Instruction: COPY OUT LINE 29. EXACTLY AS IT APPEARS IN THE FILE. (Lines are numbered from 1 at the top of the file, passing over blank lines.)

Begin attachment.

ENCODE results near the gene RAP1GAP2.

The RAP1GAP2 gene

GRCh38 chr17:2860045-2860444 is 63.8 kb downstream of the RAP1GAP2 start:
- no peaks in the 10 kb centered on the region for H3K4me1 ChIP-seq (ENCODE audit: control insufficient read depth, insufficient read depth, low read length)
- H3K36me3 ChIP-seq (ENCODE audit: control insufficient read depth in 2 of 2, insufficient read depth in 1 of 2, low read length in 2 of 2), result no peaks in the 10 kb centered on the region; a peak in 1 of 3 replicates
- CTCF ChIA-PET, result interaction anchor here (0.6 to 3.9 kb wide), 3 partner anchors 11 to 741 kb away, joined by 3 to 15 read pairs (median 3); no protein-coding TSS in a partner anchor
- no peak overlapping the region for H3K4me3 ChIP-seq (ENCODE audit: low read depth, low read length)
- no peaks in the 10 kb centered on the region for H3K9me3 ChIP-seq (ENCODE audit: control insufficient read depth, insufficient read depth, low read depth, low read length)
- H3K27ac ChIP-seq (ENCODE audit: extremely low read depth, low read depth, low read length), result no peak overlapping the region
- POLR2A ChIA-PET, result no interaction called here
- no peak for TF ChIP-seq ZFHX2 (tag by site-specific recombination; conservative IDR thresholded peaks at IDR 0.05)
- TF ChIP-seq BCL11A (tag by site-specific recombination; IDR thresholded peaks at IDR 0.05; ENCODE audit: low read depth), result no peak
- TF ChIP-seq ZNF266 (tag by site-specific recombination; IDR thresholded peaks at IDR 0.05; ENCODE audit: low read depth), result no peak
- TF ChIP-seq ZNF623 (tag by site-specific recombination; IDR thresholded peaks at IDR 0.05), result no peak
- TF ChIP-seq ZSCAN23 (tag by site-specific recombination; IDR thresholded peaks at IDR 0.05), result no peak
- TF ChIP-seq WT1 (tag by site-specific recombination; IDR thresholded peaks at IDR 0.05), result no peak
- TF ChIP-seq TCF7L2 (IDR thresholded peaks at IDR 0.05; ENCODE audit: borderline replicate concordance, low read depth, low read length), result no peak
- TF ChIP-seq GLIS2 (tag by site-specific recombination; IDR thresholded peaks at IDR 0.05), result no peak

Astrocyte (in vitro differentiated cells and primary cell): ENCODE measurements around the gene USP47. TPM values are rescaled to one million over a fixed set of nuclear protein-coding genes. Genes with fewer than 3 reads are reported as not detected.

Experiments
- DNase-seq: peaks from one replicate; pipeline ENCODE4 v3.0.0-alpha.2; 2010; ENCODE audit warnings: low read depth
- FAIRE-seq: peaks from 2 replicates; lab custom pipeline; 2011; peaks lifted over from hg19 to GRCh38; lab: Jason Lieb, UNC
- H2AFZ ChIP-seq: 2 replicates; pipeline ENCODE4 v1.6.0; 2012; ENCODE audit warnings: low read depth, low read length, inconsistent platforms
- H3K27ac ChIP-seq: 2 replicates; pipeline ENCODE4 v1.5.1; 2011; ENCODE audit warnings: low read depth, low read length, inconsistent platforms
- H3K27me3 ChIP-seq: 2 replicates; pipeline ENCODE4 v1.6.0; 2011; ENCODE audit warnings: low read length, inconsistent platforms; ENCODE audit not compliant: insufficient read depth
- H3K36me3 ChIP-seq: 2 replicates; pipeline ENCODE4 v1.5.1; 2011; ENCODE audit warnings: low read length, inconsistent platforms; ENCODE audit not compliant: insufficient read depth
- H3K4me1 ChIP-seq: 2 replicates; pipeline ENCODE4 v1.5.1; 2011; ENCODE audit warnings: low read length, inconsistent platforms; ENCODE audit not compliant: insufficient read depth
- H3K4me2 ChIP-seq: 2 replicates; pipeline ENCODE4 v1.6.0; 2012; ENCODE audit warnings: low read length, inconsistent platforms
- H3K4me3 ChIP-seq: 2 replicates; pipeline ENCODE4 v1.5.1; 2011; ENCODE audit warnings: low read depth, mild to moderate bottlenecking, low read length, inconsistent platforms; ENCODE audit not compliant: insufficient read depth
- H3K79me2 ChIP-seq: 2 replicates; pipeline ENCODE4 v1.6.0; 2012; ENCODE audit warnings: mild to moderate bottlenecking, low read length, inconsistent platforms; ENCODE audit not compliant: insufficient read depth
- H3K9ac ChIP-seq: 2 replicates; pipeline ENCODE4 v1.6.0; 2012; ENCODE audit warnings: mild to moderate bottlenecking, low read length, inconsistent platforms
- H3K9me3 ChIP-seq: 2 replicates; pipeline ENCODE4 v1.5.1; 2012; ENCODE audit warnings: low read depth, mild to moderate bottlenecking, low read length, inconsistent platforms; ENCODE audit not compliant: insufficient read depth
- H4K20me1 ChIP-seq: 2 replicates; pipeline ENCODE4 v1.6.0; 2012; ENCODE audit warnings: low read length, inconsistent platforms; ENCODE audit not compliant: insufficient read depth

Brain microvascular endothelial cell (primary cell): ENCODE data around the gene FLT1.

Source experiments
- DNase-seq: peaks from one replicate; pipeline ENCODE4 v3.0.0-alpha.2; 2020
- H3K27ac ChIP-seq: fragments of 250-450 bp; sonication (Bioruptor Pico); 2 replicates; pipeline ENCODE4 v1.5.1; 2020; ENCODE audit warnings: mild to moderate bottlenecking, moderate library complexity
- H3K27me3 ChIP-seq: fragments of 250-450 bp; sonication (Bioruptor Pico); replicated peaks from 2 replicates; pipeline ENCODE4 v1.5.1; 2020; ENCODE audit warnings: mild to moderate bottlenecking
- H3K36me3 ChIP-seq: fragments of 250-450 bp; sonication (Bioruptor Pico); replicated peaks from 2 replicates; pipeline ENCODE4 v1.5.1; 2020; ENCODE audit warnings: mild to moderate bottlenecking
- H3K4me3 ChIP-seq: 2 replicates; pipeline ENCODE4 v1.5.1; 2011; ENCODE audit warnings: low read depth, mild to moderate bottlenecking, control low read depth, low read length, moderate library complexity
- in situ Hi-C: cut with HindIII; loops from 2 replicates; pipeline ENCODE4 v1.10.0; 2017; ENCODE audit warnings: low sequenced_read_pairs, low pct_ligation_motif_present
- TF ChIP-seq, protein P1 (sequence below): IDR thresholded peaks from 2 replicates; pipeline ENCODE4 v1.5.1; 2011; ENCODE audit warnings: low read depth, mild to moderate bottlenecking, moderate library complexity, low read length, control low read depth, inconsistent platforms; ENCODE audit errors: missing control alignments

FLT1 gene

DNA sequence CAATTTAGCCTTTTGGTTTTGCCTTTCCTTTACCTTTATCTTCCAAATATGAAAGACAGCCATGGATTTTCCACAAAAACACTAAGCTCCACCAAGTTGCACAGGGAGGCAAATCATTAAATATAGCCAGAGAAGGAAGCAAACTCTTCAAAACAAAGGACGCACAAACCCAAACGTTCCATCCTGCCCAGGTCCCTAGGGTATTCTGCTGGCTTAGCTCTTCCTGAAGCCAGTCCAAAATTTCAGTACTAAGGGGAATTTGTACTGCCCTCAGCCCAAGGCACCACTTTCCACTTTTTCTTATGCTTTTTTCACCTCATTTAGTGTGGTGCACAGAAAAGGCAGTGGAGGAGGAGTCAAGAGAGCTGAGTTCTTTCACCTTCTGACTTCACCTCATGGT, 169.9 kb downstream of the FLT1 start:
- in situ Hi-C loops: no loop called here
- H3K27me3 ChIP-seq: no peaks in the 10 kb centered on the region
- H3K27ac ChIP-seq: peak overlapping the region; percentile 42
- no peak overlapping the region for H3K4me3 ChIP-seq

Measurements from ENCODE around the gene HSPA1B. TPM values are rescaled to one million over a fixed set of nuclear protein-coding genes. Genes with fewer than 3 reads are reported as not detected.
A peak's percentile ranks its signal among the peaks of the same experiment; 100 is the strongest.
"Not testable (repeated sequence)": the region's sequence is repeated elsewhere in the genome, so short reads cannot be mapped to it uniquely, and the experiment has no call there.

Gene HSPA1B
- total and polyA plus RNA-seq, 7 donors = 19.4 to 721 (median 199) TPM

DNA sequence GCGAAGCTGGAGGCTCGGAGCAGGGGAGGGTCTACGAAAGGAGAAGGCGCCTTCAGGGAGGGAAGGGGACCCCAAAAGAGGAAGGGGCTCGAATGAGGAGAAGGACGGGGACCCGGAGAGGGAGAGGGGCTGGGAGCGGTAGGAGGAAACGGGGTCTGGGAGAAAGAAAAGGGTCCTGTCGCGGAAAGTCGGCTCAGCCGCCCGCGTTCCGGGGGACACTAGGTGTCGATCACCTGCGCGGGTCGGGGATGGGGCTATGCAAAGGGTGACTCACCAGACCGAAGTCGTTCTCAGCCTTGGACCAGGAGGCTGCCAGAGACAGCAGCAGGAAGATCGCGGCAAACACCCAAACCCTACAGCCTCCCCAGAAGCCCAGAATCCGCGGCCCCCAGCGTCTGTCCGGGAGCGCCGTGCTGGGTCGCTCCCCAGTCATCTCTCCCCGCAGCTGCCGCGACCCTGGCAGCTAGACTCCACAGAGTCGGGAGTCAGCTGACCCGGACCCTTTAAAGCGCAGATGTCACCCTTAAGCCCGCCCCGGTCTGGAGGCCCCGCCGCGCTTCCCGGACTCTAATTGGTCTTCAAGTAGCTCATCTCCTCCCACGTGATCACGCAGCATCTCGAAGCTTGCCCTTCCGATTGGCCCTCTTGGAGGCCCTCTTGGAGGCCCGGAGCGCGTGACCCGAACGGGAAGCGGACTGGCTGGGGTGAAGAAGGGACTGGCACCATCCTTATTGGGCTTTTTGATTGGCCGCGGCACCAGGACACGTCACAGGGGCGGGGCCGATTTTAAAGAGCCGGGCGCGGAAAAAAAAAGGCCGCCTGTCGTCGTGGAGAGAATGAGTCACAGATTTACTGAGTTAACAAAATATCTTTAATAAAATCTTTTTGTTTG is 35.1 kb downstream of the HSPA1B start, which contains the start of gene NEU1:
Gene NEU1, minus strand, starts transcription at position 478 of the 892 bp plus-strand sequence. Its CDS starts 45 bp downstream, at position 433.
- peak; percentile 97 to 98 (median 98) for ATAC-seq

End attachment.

- H3K4me3 ChIP-seq: 2 replicates; pipeline ENCODE4 v1.5.1; 2011; ENCODE audit warnings: low read depth, mild to moderate bottlenecking, low read length, inconsistent platforms; ENCODE audit not compliant: insufficient read depth